Schattner adds that, after 1948 and until 1967, Israeli leaders did not seek to reunify Jerusalem: "that is conquering East Jerusalem... the Eastern part of the city seems to be forgotten by the Israelis." On June 5, 1967, then Prime Minister Levy Eshkol and General Moshe Dayan hesitated to take over the Old City. But, he writes, "Temptation prevails... the mystical-nationalist fever wins over large segments of the Jewish population... the way is open to the rise of the extreme religious right." However,

...the authorities are careful not to alienate Muslims worldwide by touching the Temple Mount. When it is occupied, Moshe Dayan orders that the flag hoisted by soldiers be pulled down. On June 17 in the evening, he confirms to the Waqf its control over the Haram al-Sharif. On August 20, the government forbids Jews to pray on the esplanade.

Since then, this policy, based on national security concerns and on religious grounds pertaining to the sanctity of the site, has remained in place.

Was Barak's request that Jews be allowed to pray on the Haram pure provocation or a display of a previously unknown religious fervor on the part of the former prime minister?

His demand may have well been dictated by pressure at home. Barak lost his coalition government, parliamentary majority, and some of his constituency even before going to Camp David. Shas, the National Religious Party, and Natan Sharansky's Yisrael b'Aliyah party had defected from Barak's fragile coalition in protest of his attending the summit - and for fear he would give up too much territory and discuss Jerusalem, which they viewed as "the eternal and undivided" capital of the Jewish state. In addition, on Monday July 10, 2000, Barak barely survived a Likud-initiated no-confidence motion in the Israeli Knesset. The opposition, also apprehensive of concessions to Arafat on territory and Jerusalem, out-polled the government (54-52), but could not gather the 61 votes necessary to dissolve Barak's government.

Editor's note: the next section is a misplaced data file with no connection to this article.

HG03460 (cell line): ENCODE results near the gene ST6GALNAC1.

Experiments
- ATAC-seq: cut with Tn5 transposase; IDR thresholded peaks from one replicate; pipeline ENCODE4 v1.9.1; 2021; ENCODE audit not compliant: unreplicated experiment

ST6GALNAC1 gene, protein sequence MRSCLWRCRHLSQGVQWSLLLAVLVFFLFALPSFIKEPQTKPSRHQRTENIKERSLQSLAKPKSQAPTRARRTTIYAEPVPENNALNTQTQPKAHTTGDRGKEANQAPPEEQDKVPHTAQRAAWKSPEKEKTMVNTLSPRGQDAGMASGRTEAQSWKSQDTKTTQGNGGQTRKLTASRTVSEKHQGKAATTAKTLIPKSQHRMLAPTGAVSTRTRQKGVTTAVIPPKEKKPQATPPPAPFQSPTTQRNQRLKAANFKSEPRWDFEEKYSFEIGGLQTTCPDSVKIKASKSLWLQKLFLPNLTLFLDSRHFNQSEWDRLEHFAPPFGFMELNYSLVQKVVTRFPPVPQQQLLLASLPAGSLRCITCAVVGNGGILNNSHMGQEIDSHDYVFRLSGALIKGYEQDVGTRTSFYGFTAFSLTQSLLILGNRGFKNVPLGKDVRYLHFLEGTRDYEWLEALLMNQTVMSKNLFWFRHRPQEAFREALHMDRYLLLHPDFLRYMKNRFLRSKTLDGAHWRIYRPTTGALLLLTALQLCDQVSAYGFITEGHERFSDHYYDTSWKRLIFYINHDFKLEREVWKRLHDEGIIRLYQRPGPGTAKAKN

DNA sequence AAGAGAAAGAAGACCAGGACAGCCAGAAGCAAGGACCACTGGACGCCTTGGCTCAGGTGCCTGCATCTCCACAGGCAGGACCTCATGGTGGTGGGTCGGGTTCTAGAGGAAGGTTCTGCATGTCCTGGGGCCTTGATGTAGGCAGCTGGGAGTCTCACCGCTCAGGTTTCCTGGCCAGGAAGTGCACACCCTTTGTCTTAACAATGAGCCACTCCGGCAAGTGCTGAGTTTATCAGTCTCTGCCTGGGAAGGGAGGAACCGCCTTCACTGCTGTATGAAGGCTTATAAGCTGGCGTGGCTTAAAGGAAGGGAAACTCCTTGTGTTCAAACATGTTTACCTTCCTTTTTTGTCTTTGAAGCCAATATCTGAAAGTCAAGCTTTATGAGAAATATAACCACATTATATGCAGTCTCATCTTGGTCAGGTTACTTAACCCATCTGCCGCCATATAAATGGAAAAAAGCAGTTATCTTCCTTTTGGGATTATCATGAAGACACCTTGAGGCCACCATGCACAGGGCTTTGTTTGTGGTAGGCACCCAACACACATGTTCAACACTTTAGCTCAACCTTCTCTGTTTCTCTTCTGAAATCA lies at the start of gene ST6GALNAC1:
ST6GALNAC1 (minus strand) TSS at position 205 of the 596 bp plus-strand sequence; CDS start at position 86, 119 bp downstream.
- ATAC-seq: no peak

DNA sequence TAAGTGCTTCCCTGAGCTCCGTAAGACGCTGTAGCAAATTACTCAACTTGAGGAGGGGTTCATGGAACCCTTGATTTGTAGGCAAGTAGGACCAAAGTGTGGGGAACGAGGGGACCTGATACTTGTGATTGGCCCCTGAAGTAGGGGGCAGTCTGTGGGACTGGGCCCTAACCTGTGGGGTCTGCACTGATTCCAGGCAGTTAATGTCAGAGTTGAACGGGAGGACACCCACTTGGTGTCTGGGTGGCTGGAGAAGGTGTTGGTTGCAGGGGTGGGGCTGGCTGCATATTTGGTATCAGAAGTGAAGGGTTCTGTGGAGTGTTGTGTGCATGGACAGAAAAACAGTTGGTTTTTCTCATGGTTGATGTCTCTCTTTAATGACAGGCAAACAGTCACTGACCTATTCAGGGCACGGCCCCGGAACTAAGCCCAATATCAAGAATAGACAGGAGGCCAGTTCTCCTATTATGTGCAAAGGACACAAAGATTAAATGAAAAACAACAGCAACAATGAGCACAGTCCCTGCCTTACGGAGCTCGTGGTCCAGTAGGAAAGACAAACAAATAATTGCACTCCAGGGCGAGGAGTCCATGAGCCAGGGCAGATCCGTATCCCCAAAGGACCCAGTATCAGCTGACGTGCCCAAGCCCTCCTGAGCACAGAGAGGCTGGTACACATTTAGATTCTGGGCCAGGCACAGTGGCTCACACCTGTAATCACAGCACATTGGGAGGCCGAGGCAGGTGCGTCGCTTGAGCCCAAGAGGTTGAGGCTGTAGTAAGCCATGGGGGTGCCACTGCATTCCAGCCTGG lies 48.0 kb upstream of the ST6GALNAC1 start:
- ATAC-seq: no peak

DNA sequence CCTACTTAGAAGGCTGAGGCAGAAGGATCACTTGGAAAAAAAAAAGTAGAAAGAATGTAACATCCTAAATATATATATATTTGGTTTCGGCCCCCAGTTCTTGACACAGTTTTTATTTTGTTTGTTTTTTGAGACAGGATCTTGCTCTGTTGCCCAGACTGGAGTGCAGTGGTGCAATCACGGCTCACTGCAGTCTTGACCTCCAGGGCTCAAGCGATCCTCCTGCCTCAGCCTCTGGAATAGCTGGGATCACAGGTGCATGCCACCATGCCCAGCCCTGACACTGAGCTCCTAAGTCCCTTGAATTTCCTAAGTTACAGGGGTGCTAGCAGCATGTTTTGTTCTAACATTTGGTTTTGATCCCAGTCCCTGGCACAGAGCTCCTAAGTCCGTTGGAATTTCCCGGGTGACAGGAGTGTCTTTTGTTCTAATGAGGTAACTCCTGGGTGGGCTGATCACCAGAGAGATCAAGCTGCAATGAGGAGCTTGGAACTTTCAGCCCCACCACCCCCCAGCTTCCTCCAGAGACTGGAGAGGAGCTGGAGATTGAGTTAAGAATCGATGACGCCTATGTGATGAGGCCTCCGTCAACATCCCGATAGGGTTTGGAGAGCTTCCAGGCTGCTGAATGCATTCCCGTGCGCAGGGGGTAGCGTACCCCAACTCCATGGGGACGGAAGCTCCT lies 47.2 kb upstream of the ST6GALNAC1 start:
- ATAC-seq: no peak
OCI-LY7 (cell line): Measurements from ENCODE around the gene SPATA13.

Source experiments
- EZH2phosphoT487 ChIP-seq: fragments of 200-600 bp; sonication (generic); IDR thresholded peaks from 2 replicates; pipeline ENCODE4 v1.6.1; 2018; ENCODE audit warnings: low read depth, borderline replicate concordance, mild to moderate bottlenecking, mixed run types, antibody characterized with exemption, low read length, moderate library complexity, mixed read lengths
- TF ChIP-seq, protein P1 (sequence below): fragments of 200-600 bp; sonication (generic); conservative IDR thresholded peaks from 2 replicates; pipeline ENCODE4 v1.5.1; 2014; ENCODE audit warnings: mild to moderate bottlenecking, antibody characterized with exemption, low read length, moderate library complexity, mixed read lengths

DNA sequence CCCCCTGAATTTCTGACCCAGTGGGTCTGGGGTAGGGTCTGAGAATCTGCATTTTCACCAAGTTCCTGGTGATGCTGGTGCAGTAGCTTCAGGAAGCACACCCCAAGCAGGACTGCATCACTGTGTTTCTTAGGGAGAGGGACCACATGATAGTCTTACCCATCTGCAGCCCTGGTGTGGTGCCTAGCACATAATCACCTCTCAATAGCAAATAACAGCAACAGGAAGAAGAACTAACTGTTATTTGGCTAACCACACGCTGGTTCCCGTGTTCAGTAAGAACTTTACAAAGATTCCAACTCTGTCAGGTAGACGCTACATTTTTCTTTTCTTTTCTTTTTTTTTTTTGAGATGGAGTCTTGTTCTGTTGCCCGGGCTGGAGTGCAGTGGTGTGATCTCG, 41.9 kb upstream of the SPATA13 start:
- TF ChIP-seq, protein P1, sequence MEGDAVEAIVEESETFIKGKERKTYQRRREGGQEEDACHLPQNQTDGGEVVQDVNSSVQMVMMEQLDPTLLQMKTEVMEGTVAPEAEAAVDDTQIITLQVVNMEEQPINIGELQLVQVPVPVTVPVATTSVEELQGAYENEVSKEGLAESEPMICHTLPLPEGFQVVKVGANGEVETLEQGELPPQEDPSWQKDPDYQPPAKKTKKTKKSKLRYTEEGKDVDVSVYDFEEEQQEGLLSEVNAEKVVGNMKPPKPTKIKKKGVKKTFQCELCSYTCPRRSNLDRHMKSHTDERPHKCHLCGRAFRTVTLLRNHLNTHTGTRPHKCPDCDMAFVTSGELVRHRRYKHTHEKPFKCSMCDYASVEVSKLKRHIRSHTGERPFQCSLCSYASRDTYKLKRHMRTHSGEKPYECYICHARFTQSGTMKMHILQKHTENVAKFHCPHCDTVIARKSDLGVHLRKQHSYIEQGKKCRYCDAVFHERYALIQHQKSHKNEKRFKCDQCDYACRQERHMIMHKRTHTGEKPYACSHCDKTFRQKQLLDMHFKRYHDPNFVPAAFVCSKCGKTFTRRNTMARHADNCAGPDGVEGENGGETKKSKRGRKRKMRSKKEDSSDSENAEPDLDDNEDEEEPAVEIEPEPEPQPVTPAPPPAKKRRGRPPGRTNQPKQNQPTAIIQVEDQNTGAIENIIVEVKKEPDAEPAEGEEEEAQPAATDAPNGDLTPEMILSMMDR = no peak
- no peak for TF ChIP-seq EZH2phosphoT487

Furthermore, the Israeli public opinion did not overwhelmingly support Barak's decision to go to Camp David. A poll published on July 9 by the Israeli newspaper Yediot revealed that 52 percent of Israelis said Barak should go to the summit, while 45 percent said he should stay home. Another poll, conducted on July 14 by the popular, pluralist Maariv newspaper, showed that Israelis were split 47 to 47 percent on whether the collapse of Barak's coalition left him with a mandate to conduct the Camp David negotiations. As to holding new elections at that moment, 56 percent approved and 40 percent opposed this idea.

Finally, a July 14 Channel 2 TV poll showed that 49 percent of Israelis were ready to accept any permanent agreement Barak brought back from Camp David, versus 32 percent who would oppose any such agreement. However, a full 60 percent opposed letting the Palestinians run their municipal services in East Jerusalem.

Domestic pressure on Barak not to negotiate a deal in line with the land for peace framework of 1993 Oslo Accords was compounded by a series of right-wing and settler demonstrations throughout the summit. Therefore, it was Barak's own concerns to remain in power - rather than the issue of Jerusalem alone or the Palestinian negotiating team's so-called inflexibility - that had more to do with the summit's collapse.

Barak's domestic preoccupations were also behind President Clinton's decision to implicitly assign the blame to Arafat when the summit collapsed. In his July 25, 2000 press conference on the peace talks at Camp David, the former US president clearly credited Barak, who in his own sense "moved forward more from his initial position than Chairman Arafat, particularly surrounding the question of Jerusalem." Barak's "particular courage, vision and understanding of the historical important of this moment" were extolled, while Arafat was merely quoted as being committed to peace.